By Jeff Tome
Turtles basking on a log slipped off into the green water as we paused to watch them. The area was so green that it practically glowed. Large ferns mixed with flowers and Skunk Cabbage leaves bigger than your head made the forest look like some exotic swamp. Large patches of Blue Vervain, a purple flower, towered over our heads and was covered with butterflies. If a Tyrannosaurus Rex had stumbled out of the steaming forest and started chasing us up the trail, it would not have been a total surprise.
This stunning area of natural beauty was found right near the heart of Jamestown. The new bike trail that starts near McCrea Point wanders right along the outlet to Chautauqua Lake. Painted Turtles and families of Wood Ducks lined logs on the long ditches. Kingbirds and Cedar Waxwings perched on dead trees and dashed out to grab insects on the wing from overhead.
On a Tuesday morning, there were plenty of other people using the trail. A family with a Golden Retriever walked from the picnic pavilion at Chadakoin Park. Two fishermen biked slowly past with coolers strapped to the back of their bikes. A pair of teachers rode past on bikes, enjoying their summer vacation. One of the great parts of a bike trail is that users pass each other quickly, then it feels like you are alone outside again.
Chautauqua Lake is an amazing place, but unless you have a boat (and I don’t) there aren’t many places where you can enjoy the lake and the plants and animals that live next to it. This short path cruises by forests, swamps, fields and the lake itself. It’s like biking through a highlights reel of all that makes the lake and its surroundings amazing.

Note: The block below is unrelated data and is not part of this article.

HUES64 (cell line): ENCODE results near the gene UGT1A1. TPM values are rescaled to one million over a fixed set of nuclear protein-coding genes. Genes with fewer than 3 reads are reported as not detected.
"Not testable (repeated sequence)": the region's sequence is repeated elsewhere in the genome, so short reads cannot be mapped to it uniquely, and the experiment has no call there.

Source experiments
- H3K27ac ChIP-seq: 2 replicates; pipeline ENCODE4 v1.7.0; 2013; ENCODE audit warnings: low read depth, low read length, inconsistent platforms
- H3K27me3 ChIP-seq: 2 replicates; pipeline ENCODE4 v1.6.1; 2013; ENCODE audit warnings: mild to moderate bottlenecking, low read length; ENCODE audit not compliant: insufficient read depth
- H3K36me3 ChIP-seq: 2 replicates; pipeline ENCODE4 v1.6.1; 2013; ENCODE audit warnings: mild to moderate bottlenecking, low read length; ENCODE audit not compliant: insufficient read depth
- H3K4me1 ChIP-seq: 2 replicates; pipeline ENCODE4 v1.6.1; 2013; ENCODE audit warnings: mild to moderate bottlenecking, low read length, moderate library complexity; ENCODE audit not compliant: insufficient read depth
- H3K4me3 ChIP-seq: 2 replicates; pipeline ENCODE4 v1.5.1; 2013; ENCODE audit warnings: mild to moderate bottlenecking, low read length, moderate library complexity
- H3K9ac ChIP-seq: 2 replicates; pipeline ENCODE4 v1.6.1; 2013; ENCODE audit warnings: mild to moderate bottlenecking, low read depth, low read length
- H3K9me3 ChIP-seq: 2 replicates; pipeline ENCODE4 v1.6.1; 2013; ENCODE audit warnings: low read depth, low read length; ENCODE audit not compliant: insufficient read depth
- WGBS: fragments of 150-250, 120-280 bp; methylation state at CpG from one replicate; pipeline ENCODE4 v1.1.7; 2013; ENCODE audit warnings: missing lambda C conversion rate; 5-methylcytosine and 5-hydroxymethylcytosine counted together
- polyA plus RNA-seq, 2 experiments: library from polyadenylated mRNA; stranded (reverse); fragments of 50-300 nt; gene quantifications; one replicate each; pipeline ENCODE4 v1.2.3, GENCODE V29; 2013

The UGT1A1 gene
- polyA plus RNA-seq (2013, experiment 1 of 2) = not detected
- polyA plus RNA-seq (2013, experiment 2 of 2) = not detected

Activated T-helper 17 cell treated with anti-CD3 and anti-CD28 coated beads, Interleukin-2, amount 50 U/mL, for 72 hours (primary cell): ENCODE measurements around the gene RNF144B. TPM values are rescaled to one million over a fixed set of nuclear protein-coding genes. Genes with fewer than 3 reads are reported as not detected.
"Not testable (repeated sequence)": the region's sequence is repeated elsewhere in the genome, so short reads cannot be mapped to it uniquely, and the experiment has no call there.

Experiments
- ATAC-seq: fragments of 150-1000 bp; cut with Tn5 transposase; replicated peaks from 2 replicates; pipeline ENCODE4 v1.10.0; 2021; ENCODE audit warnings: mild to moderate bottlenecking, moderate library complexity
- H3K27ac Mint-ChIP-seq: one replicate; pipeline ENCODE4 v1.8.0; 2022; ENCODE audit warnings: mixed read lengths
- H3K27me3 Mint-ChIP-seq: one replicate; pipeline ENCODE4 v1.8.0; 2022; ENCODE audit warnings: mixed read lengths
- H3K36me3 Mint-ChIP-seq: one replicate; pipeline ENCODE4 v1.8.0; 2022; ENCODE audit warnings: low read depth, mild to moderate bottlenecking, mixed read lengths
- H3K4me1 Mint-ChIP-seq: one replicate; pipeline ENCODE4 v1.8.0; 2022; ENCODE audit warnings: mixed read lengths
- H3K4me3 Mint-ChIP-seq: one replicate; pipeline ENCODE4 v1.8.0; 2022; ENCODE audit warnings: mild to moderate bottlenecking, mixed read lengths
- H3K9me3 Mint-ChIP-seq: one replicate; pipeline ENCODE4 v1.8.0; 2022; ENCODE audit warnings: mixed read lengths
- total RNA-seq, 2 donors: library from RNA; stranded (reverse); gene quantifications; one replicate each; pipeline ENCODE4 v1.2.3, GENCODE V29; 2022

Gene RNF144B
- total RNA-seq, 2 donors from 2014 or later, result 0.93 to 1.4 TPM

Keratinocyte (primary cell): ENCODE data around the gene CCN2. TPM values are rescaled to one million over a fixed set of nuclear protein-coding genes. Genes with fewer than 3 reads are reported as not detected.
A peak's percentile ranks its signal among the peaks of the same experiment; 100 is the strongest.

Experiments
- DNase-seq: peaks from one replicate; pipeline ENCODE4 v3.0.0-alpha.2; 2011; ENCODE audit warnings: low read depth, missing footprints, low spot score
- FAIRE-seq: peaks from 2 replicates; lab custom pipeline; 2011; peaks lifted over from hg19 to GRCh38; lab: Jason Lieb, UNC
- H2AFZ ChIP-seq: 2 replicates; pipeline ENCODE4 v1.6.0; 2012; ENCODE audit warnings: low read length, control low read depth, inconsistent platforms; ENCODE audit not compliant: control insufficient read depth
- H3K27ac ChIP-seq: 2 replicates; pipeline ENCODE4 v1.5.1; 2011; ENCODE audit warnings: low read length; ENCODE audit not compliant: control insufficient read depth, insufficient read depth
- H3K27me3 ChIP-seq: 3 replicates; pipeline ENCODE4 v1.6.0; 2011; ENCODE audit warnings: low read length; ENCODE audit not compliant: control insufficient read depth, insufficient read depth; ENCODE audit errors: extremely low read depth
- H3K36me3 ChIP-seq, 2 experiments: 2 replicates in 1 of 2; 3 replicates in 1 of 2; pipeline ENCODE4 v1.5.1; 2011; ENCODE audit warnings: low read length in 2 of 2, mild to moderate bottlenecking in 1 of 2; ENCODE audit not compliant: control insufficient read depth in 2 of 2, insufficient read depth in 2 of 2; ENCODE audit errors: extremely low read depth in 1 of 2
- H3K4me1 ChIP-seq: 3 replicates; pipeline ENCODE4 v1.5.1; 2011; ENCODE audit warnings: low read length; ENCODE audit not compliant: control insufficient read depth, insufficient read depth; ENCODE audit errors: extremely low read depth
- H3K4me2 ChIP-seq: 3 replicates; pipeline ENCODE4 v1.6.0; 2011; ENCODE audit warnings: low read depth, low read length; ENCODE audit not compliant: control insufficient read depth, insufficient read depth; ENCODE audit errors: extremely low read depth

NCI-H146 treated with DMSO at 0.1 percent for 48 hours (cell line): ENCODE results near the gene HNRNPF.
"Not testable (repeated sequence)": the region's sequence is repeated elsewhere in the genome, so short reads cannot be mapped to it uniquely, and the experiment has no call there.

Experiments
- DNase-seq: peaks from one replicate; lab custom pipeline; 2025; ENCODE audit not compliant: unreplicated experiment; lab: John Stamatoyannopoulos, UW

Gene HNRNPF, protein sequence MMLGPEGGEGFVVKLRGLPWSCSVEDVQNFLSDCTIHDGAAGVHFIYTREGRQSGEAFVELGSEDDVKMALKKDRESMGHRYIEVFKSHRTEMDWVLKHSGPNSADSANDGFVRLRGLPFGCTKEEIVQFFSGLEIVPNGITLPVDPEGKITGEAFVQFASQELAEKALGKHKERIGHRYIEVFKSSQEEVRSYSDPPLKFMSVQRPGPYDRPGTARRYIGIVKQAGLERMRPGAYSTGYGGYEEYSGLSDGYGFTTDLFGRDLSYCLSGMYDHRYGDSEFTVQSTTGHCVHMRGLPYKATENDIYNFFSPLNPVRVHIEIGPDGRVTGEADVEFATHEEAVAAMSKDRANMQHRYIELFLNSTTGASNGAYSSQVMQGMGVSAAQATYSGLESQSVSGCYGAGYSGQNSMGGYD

In part, the lake is amazing because of the land around it. The wild creeks, marshes and swamps filter and clean the water before it gets to the lake. This makes the lake a little bit cleaner. These wild spots, like the ones along the bike trail, also provide incredible scenery to pass through.
A mile goes fast on a bike, but it’s hard not to stop and watch the butterflies, birds and turtles as you go past. After a couple of minutes, it is easy to forget that you started the trail in the city. Traffic sounds fade away and are replaced by bird, buzzing cicadas and the startled yelps of Wood Ducks as they realize they have been seen and take off for another part of the swamp.
Jeff Tome is a Senior Naturalist and Exhibits Coordinator at the Audubon Community Nature Center, a former CWC board director and a longtime CWC volunteer.
The Chautauqua Watershed Conservancy is a local not-for-profit organization dedicated to preserving and enhancing the water quality, scenic beauty and ecological health of the lakes, streams, wetlands and watersheds of the Chautauqua region. For more information, call 716-664-2166 or visit www.chautauquawatershed.org or www.facebook.com/chautauquawatershed.